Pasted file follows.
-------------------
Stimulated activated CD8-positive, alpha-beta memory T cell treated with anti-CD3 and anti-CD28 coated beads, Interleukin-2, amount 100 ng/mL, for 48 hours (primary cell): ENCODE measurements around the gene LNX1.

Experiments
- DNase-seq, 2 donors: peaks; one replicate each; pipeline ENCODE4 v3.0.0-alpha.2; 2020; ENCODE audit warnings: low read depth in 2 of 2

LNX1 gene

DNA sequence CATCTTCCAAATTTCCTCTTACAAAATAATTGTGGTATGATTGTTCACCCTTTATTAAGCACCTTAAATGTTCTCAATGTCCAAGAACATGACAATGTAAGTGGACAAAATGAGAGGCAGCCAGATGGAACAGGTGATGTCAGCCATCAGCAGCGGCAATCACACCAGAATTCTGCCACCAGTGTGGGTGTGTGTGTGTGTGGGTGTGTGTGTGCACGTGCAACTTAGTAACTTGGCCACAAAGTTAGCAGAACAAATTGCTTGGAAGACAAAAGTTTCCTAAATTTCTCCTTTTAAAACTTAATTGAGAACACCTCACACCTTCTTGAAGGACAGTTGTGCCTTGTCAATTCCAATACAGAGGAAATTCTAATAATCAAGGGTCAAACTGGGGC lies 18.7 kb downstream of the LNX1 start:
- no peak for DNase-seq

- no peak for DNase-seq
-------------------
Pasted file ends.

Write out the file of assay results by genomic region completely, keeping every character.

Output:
Stimulated activated CD8-positive, alpha-beta memory T cell treated with anti-CD3 and anti-CD28 coated beads, Interleukin-2, amount 100 ng/mL, for 48 hours (primary cell): ENCODE measurements around the gene LNX1.

Experiments
- DNase-seq, 2 donors: peaks; one replicate each; pipeline ENCODE4 v3.0.0-alpha.2; 2020; ENCODE audit warnings: low read depth in 2 of 2

LNX1 gene

DNA sequence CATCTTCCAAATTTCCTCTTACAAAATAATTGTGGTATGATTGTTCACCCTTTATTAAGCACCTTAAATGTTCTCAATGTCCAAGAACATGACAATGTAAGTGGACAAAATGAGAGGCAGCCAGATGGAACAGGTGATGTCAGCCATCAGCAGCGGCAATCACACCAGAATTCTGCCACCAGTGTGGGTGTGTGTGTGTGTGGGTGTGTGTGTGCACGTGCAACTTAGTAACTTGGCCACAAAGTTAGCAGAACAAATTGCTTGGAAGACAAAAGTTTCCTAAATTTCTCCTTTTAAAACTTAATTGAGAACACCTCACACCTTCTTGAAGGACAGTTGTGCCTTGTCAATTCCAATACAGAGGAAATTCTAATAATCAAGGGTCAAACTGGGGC lies 18.7 kb downstream of the LNX1 start:
- no peak for DNase-seq

- no peak for DNase-seq